British billionaire Joe Lewis has surrendered to U.S. authorities in Manhattan and is expected to appear in court later on Wednesday to face insider trading charges, a spokesperson for the U.S. Attorney’s office in Manhattan said.
Federal prosecutors accused Lewis, whose family trust controls a majority of the Tottenham Hotspur soccer team, with orchestrating a “brazen” insider trading scheme by passing tips about companies in which he invested to friends, personal assistants, private pilots and romantic partners.
Two of Lewis’ pilots, Patrick O’Connor and Bryan Waugh, were also charged with insider trading securities fraud. They reaped millions of dollars in illegal profit from Lewis’ tips, prosecutors said.
Lewis’ lawyer David Zornow said prosecutors “made an egregious error” in charging Lewis, 86, and said his client had come to the United States voluntarily to defend himself against the charges.
Lawyers for O’Connor, 66, and Waugh, 64, did not immediately respond to requests for comment. They have both also been arrested, according to prosecutors.
Prosecutors said that in 2019 Lewis lent each pilot $500,000 and encouraged them to buy stock in oncology company Mirati Therapeutics before it released favorable clinical results. O’Connor texted a friend that he thought “the Boss has inside info,” according to the indictment.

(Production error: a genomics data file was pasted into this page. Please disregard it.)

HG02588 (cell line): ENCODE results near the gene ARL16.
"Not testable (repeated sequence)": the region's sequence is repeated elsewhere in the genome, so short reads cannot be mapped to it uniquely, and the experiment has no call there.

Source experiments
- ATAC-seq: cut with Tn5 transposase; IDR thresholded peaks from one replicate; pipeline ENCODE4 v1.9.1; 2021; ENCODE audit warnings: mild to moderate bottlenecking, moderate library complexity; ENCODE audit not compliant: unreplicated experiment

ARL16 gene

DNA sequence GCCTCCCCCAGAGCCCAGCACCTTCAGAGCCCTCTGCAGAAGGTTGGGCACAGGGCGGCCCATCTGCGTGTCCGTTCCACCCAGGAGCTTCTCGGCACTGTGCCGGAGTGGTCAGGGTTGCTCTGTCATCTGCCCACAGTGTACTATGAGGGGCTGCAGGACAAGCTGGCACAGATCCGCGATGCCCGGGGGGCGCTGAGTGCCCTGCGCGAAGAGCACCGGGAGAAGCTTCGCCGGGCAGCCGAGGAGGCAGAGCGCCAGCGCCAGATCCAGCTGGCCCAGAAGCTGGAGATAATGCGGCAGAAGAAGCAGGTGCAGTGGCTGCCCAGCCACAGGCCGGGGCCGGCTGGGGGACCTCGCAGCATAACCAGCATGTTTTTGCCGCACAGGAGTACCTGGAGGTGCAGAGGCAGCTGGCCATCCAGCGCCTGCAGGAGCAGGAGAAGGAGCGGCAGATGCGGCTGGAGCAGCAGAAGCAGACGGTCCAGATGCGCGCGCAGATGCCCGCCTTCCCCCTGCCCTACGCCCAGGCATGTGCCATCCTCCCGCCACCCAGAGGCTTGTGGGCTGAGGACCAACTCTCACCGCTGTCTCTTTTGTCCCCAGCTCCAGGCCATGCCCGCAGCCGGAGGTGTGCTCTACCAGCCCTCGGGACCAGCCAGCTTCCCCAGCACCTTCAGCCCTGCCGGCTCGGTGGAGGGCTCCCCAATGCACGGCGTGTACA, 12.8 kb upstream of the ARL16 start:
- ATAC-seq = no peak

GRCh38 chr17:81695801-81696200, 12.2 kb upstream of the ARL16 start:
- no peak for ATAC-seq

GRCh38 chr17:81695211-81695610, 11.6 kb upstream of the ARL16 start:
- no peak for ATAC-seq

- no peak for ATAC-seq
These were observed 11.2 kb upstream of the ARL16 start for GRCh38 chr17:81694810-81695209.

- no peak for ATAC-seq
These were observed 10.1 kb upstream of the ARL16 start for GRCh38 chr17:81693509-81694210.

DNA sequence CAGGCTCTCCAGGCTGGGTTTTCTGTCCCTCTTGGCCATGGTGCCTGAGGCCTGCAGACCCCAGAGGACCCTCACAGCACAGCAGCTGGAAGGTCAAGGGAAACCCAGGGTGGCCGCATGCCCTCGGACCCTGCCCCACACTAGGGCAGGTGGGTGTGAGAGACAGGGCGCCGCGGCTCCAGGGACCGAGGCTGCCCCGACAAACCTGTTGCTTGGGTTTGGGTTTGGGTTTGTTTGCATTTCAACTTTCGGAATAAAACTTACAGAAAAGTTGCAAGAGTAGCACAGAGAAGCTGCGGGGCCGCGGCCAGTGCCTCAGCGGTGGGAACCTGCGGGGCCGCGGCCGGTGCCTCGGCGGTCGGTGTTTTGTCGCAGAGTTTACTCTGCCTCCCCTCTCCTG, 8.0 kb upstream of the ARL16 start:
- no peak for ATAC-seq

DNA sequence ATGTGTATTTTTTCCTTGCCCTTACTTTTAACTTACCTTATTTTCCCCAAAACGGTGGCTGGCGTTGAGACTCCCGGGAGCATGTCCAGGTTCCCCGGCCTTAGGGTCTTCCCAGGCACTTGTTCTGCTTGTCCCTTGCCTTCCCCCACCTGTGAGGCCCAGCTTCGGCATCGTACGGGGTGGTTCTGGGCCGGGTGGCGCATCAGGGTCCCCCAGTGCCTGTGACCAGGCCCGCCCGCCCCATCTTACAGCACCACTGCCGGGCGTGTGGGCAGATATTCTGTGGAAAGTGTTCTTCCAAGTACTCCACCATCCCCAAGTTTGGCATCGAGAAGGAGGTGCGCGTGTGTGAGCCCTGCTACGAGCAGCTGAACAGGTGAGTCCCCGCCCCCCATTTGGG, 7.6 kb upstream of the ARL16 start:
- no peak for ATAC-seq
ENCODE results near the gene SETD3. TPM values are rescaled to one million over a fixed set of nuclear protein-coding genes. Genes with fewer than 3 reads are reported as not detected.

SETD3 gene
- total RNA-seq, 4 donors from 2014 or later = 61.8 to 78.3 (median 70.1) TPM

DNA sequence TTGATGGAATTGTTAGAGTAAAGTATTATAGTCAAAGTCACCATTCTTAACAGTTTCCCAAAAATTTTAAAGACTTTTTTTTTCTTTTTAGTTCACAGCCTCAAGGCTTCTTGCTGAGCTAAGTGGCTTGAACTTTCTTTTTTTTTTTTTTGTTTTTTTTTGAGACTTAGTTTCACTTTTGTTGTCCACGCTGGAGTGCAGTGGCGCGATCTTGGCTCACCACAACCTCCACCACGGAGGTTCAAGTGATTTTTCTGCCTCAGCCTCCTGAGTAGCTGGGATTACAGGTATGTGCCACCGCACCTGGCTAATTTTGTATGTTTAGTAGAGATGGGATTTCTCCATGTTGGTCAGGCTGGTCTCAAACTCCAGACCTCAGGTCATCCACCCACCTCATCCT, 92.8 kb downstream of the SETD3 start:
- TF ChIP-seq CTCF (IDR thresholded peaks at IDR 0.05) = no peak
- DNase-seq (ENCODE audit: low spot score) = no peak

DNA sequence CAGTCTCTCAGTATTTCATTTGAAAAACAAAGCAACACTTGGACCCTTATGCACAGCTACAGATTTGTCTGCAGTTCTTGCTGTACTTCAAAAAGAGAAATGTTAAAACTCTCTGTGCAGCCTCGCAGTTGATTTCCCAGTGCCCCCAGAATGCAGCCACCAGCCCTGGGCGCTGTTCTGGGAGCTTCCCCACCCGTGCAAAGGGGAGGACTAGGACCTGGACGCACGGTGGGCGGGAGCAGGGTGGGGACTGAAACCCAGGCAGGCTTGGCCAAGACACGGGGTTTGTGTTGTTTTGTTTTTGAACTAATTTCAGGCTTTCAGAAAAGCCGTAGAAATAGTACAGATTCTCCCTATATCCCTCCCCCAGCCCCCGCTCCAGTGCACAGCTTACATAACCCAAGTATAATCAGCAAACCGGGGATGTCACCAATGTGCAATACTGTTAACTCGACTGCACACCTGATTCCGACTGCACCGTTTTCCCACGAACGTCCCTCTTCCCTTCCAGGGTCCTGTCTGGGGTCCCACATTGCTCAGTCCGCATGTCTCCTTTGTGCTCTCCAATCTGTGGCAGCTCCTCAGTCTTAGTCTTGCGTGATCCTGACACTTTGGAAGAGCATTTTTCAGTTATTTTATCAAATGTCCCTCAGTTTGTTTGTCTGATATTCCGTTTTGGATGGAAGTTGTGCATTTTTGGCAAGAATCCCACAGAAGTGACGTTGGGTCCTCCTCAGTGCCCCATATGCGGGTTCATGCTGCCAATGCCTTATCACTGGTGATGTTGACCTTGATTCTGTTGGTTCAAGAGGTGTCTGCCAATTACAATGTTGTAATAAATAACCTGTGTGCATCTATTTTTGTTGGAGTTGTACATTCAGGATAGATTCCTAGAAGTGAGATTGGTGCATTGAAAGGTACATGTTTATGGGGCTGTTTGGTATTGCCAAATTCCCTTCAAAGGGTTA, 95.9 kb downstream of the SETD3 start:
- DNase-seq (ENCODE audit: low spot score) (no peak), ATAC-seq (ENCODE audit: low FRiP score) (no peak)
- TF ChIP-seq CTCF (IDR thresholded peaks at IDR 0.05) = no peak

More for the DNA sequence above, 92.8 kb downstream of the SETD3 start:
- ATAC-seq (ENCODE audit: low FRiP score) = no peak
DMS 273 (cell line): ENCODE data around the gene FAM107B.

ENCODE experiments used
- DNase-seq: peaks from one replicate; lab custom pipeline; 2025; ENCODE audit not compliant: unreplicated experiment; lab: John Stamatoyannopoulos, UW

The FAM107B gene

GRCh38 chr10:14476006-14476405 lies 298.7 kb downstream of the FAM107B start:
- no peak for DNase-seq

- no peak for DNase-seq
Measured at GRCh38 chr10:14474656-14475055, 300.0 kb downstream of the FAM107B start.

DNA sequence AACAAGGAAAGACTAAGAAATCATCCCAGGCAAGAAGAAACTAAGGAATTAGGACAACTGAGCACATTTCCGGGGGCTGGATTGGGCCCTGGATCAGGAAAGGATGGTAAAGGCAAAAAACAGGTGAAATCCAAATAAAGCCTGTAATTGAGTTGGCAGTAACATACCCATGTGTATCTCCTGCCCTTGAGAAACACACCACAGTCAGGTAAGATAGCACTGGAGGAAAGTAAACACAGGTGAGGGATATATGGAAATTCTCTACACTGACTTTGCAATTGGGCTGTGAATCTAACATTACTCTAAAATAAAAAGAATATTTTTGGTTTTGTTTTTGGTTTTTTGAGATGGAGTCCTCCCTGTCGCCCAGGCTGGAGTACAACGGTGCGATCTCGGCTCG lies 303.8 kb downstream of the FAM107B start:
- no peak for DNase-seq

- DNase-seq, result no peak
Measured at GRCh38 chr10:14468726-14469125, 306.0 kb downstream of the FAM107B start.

After Mirati announced the positive results, its share price increased 16.7% in one day, and both pilots repaid Lewis for his loans.
Separately on Wednesday, the U.S. Securities and Exchange Commission filed a civil insider trading case against Lewis O’Connor, Waugh and Lewis’ then-girlfriend Carolyn Carter.
A lawyer for Carter, who is not facing criminal charges, did not immediately respond to a request for comment.
ALLEGED CRIMES SPANNED 2013-2021
Lewis, who founded the investment firm Tavistock Group, was charged with 16 counts of securities fraud and three counts of conspiracy, for alleged crimes spanning from 2013 to 2021.
He is worth $6.1 billion, according to Forbes magazine. He controlled board of director seats at several companies and deputized employees to serve on boards, which gave him access to inside information, according to prosecutors.
“None of this was necessary. Joe Lewis is a wealthy man,” Damian Williams, the U.S. Attorney in Manhattan, said in a statement.
Insider trading has long been a focus of Williams’ office, dating to 2009 when a crackdown began under one of his predecessors, Preet Bharara.
O’Connor and Waugh, who are residents of New York and Virginia, respectively, each face seven counts of securities fraud and one count of conspiracy.
A spokesperson for Tottenham said in a statement: “This is a legal matter unconnected with the club and as such we have no comment.”